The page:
Yesterday Panasonic unveiled a next-generation solar roof panel that will be optionally used on the Japanese-market Toyota Prius Prime.
With more than triple the energy generation of former 50-watt roof panels on the Toyota, the HIT Photovoltaic Module for Automobile could find its way onto other brand cars and will be able to power accessories and charge the battery with 180 watts output.
The idea of using available real estate on the car and capturing the sun’s energy may sound great, but even with superior photovoltaic cells, Toyota estimates on a sunny day maybe only 3.7 miles of electric range may be added.Bloomberg: Tesla’s China Sales Triple to More Than $1 Billion
Tesla Inc.’s revenue from China last year tripled to more than $1 billion, indicating better traction in the market Chief Executive Officer Elon Musk has predicted could eventually become the company’s biggest.
China accounted for more than 15 percent of Tesla’s more than $7 billion of total revenue last year, according to a U.S. regulatory filing. Sales from the U.S. more than doubled to $4.2 billion.
After a splashy start in the world’s most populous country in 2014, the electric-car maker faced setbacks including slow deliveries, orders by customers that Musk dubbed “speculators,” and concerns about charging that the CEO blamed on his local sales staff. China revenue fell by a third in 2015.Renewable Energy World: Strong Year Ahead for Global Wind
Overall, the wind industry globally begins 2017 in good shape, with good prospects for 2017 and beyond.
Although we didn’t reach the 60 GW mark in 2016, largely because China "only" installed 23 GW instead of last year’s phenomenal 30 GW, the industry chalked up 12.6 percent growth in cumulative capacity. In addition, China, Brazil, Germany, Mexico, South Africa and Canada were down a bit on the 2015 market, but these are largely cyclical issues (except in the cases of Germany and South Africa), and we expect to see them all turn around in 2017.New York Times: Darren Woods, Exxon’s New Chief, Begins to Make His Mark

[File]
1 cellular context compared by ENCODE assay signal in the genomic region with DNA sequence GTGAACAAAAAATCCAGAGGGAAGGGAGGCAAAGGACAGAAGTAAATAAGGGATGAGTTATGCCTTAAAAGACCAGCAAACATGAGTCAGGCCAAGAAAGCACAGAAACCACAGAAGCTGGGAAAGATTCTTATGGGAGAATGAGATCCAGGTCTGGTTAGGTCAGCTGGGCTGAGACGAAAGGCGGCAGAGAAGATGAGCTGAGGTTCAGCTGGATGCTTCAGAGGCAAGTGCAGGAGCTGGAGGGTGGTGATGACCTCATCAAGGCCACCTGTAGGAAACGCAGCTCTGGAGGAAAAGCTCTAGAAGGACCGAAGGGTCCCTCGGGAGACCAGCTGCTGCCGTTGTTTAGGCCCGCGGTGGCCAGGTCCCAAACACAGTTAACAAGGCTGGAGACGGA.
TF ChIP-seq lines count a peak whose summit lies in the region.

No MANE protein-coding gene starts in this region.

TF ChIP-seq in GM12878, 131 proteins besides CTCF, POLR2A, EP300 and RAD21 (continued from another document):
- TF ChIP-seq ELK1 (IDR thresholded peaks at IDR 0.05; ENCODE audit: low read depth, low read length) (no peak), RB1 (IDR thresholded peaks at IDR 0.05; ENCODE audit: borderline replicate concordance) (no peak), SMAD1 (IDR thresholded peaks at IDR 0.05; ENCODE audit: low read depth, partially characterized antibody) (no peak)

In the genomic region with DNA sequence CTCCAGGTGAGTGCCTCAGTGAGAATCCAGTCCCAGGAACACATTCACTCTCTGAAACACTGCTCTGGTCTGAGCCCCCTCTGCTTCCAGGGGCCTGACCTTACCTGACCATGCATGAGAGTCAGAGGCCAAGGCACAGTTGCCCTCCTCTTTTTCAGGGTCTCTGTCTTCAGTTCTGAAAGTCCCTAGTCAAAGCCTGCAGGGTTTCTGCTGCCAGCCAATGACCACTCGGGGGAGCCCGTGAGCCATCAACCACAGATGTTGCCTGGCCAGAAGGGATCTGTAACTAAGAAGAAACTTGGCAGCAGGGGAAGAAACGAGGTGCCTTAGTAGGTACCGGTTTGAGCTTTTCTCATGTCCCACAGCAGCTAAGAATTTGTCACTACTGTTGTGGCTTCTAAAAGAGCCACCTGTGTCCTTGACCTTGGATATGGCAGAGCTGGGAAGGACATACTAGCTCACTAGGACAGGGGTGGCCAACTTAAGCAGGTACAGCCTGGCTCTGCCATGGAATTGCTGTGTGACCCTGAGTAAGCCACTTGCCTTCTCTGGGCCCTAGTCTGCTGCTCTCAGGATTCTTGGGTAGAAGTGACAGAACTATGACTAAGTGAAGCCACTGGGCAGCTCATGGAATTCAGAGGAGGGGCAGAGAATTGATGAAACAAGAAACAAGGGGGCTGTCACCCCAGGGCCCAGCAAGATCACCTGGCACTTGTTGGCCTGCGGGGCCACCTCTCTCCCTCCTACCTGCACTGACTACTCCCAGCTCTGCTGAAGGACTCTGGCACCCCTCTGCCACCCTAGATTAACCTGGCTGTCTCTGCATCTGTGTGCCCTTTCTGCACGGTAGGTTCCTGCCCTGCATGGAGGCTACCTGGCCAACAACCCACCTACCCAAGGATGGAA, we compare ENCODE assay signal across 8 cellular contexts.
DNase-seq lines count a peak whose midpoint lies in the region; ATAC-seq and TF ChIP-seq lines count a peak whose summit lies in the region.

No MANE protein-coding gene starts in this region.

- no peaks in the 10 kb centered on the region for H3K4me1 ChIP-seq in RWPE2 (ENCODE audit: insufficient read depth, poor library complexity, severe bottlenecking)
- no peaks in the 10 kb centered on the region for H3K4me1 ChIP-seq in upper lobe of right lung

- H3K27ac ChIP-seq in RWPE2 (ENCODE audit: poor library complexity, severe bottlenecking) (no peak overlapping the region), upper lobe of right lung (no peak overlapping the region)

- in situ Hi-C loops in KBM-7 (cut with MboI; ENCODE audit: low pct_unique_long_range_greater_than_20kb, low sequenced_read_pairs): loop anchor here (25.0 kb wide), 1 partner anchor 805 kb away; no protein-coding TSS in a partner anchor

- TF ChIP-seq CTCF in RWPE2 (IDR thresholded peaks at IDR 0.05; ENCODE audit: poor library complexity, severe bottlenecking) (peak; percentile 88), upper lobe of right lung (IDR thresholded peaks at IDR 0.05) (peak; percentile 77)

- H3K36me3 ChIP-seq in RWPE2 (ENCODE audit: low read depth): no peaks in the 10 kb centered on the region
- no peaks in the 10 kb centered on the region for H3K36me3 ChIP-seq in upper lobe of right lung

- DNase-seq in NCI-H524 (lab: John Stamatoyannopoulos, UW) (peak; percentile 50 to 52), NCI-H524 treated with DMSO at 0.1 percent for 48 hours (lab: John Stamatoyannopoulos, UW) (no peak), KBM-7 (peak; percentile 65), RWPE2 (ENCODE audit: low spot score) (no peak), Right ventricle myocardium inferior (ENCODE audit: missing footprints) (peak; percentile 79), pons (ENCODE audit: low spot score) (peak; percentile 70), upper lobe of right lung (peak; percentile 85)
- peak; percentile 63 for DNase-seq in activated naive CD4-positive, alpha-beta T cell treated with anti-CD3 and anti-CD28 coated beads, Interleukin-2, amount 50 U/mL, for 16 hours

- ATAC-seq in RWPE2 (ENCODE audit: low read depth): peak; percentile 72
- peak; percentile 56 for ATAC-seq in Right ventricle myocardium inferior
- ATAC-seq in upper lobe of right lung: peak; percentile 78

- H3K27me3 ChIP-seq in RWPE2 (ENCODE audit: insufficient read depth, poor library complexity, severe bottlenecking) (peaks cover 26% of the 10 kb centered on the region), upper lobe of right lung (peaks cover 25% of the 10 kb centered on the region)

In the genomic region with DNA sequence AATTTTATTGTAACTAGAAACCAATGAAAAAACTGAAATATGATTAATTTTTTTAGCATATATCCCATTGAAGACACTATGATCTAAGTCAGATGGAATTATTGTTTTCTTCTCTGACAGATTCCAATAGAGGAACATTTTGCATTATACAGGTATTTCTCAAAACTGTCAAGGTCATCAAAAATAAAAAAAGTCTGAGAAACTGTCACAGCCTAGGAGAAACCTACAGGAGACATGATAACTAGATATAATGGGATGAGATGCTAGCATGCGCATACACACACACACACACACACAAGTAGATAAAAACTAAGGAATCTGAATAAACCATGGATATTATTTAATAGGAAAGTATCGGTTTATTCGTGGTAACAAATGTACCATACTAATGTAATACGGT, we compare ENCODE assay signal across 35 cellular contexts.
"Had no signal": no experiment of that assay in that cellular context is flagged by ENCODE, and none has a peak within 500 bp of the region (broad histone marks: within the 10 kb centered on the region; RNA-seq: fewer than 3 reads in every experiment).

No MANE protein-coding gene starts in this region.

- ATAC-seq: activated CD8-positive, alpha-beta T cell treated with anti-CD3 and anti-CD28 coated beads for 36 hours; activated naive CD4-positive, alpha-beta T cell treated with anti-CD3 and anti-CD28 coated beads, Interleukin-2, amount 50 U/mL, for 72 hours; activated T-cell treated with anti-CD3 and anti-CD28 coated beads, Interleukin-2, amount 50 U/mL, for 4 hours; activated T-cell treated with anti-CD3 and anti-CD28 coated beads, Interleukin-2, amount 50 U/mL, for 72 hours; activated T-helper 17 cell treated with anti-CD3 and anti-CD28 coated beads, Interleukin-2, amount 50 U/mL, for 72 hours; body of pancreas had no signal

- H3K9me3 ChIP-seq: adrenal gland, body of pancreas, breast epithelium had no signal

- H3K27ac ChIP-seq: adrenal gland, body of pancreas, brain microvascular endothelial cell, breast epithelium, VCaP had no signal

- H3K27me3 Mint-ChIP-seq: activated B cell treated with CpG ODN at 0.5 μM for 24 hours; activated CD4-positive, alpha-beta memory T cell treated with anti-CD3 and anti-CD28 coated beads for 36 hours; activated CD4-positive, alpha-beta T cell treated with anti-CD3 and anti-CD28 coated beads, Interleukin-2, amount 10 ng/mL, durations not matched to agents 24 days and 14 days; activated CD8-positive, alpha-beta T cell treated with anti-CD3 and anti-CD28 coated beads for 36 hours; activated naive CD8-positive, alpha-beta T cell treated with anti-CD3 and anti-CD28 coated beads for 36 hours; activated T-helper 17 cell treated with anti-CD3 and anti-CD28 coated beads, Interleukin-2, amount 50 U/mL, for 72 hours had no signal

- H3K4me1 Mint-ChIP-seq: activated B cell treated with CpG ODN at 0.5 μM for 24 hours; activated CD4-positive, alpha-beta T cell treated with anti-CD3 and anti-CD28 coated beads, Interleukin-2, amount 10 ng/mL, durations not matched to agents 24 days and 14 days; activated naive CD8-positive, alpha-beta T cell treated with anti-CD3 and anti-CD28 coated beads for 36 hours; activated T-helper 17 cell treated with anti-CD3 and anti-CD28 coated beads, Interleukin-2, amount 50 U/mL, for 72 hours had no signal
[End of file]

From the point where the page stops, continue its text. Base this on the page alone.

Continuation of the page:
The executive wing of ExxonMobil’s headquarters outside Dallas is nicknamed the God Pod because orders given by executives there can sometimes be as sharp as thunderbolts.
Darren W. Woods became the top god only two months ago, and he is just beginning to spread his wings. But there are hints of boldness mixed with the company’s traditional steadiness.
Even with a new administration in Washington far less interested in the problem of climate change, Mr. Woods has strongly reiterated Exxon’s support for a carbon tax. Weeks after he took over as chairman and chief executive from Rex W. Tillerson, who departed to become secretary of state, the company put a respected environmentalist on its board.
And perhaps most important, even as many of his top international competitors are cutting back investments, Mr. Woods is pushing ahead with promises of new drilling and refinery expansions.InsideClimate News: Massive Permafrost Thaw Documented in Canada, Portends Huge Carbon Release
Huge slabs of Arctic permafrost in northwest Canada are slumping and disintegrating, sending large amounts of carbon-rich mud and silt into streams and rivers. A new study that analyzed nearly a half-million square miles in northwest Canada found that this permafrost decay is affecting 52,000 square miles of that vast stretch of earth -- an expanse the size of Alabama.
According to researchers with the Northwest Territories Geological Survey, the permafrost collapse is intensifying and causing landslides into rivers and lakes that can choke off life downstream, all the way to where the rivers discharge into the Arctic Ocean.
Similar large-scale landscape changes are evident across the Arctic including in Alaska, Siberia and Scandinavia, the researchers found.